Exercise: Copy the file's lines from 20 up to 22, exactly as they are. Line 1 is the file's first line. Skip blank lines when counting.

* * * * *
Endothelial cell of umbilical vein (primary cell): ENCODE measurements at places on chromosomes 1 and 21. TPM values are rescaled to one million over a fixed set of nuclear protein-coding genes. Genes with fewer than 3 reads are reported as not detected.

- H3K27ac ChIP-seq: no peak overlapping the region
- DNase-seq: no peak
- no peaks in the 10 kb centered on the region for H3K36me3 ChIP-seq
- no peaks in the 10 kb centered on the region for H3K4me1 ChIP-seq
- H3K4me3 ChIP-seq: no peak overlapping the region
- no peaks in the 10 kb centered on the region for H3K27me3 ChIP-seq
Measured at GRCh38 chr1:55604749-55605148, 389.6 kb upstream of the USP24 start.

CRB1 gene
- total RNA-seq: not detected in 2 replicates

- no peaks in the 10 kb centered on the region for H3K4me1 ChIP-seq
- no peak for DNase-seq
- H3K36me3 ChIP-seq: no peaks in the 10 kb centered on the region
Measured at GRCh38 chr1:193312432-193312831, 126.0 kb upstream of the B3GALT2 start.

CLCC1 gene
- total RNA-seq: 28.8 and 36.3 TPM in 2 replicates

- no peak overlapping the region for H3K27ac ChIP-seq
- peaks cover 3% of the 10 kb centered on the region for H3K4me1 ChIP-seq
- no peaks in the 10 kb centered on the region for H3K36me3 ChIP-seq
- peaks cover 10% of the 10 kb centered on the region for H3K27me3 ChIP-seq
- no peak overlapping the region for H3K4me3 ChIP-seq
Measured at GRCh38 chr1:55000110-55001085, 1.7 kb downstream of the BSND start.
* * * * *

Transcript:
- peaks cover 10% of the 10 kb centered on the region for H3K27me3 ChIP-seq
- no peak overlapping the region for H3K4me3 ChIP-seq
Measured at GRCh38 chr1:55000110-55001085, 1.7 kb downstream of the BSND start.